In Massachusetts, you can pay a licensed cab, Uber or Lyft for a ride and expect the driver to carry auto insurance if you are injured. These drivers are required to buy minimum levels of auto insurance under Massachusetts law, which is the way it should be.
But now, two years after Massachusetts began regulating rideshare companies, auto insurance companies are becoming more careful in investigating car crashes to make sure they do not involve “gypsy cabs” or situations where passengers pay a private individual for a ride, even though they are not licensed as a business, taxi or have not met rideshare regulations. Insurance companies are saying passengers are not covered for injuries in these situations, and it’s an important warning to consumers.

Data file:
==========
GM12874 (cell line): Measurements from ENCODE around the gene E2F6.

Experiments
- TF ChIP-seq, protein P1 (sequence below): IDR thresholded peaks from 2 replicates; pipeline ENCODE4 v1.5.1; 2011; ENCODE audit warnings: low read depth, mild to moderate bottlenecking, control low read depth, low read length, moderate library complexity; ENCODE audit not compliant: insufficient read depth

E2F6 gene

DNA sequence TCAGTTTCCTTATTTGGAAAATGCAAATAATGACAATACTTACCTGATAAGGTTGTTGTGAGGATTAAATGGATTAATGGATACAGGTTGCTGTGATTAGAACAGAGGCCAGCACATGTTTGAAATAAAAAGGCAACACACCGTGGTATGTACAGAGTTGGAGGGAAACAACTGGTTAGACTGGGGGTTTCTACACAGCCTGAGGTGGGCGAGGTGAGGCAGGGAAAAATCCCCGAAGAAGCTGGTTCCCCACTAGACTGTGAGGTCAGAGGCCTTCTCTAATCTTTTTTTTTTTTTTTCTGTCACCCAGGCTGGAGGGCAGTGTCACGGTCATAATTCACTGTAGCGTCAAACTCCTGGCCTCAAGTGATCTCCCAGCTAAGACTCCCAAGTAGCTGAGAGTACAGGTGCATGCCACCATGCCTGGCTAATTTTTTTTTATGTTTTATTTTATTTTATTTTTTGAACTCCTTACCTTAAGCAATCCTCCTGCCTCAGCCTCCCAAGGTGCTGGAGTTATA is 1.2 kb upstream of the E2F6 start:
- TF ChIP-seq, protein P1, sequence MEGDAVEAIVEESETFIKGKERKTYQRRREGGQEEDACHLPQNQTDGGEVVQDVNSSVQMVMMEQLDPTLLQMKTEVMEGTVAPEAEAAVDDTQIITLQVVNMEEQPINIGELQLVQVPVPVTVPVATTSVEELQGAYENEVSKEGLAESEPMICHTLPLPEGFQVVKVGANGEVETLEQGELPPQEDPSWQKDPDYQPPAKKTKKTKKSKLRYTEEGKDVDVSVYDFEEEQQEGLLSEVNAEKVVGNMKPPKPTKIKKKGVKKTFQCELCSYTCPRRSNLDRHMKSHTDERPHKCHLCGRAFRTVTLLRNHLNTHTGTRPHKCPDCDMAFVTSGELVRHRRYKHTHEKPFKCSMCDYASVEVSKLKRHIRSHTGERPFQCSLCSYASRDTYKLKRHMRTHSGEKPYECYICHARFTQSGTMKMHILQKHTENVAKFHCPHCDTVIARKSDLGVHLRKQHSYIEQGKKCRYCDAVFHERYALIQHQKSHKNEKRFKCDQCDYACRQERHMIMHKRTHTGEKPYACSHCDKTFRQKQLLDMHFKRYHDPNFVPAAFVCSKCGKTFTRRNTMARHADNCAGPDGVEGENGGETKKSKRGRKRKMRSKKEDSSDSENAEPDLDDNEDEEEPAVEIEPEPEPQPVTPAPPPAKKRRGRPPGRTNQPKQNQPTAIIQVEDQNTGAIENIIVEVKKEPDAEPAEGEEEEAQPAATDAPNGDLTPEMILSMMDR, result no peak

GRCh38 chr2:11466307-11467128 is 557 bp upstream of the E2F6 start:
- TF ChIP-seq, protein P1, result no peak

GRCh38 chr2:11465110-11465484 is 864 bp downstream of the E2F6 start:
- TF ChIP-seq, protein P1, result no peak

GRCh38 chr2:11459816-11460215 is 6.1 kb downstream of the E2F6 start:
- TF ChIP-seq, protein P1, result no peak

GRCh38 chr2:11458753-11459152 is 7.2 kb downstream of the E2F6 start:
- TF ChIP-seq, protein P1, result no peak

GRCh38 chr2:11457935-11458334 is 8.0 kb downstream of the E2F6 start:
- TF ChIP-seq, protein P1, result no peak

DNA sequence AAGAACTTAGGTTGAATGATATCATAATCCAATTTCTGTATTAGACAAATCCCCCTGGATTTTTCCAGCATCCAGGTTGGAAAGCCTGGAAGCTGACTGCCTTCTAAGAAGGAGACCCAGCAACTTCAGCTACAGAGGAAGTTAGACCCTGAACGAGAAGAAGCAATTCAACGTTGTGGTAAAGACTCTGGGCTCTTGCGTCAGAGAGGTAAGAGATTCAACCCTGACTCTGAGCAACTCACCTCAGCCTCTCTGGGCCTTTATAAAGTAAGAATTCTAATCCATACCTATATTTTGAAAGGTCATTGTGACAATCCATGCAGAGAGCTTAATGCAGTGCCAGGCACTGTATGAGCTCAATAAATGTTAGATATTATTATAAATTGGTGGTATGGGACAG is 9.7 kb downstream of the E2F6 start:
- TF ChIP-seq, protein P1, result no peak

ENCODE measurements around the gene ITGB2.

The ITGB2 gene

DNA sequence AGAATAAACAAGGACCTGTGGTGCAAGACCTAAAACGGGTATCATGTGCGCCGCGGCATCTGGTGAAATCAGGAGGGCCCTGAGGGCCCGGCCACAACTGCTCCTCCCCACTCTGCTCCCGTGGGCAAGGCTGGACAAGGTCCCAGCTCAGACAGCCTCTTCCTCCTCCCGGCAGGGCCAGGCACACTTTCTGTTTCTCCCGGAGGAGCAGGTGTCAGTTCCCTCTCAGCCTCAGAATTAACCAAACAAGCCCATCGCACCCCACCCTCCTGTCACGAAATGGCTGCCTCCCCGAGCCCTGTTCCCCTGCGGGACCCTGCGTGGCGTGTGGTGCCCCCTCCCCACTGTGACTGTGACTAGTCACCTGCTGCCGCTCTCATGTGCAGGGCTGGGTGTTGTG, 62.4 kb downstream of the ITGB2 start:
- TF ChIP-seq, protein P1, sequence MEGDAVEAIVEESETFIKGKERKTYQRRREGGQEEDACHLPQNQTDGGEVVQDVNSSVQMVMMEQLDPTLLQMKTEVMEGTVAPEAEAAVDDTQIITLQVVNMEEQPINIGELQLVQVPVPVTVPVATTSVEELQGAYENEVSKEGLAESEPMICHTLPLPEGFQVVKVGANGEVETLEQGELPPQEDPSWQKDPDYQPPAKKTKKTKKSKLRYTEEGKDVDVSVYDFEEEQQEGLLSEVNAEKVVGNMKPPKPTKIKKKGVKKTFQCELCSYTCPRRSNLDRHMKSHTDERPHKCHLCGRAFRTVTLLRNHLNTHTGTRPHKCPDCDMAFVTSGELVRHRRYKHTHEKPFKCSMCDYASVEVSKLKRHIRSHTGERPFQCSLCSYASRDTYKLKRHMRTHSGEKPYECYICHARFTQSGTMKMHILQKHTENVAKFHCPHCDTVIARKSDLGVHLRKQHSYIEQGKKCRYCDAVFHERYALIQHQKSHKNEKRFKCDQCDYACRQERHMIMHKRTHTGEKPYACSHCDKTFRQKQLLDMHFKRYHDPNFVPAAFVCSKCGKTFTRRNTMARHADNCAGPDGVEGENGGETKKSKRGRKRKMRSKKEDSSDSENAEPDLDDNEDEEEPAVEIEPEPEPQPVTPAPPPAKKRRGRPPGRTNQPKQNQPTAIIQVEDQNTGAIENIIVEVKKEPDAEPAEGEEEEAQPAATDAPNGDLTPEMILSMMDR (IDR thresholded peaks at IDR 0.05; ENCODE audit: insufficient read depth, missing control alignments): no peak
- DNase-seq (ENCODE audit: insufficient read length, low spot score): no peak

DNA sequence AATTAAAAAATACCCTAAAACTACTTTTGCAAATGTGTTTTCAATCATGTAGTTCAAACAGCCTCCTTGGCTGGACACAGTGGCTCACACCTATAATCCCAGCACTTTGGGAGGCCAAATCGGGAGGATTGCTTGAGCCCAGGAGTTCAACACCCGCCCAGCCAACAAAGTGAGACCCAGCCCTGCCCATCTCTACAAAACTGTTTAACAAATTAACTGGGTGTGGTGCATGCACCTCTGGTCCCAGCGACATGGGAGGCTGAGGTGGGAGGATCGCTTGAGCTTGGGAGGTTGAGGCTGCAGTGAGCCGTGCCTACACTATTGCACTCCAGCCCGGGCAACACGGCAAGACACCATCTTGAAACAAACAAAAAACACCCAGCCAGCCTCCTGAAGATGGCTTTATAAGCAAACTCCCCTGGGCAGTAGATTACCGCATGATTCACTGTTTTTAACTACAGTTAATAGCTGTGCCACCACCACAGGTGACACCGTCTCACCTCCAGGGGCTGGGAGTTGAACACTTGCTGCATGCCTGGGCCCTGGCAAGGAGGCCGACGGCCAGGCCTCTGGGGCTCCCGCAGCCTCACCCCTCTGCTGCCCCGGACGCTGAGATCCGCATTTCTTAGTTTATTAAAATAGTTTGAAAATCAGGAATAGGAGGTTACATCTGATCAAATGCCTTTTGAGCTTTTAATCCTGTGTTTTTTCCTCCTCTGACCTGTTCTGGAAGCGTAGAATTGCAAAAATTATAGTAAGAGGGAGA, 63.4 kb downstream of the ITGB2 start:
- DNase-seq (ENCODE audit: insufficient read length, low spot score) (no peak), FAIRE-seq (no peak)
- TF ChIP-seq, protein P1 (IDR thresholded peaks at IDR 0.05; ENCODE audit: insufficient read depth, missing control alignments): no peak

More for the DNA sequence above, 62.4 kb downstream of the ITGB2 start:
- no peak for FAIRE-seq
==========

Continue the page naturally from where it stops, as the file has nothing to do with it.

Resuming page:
There is a whole industry of gypsy cab drivers on the roads in wake of the rideshare legislation. They are simply ignoring the regulations and setting up social media pages advertising their services. They may also grow their business by word of mouth and by serving the same passengers they know well. Their prices may undercut other ride services, but there is a huge catch in the bargain: there may be no insurance in case of a car accident.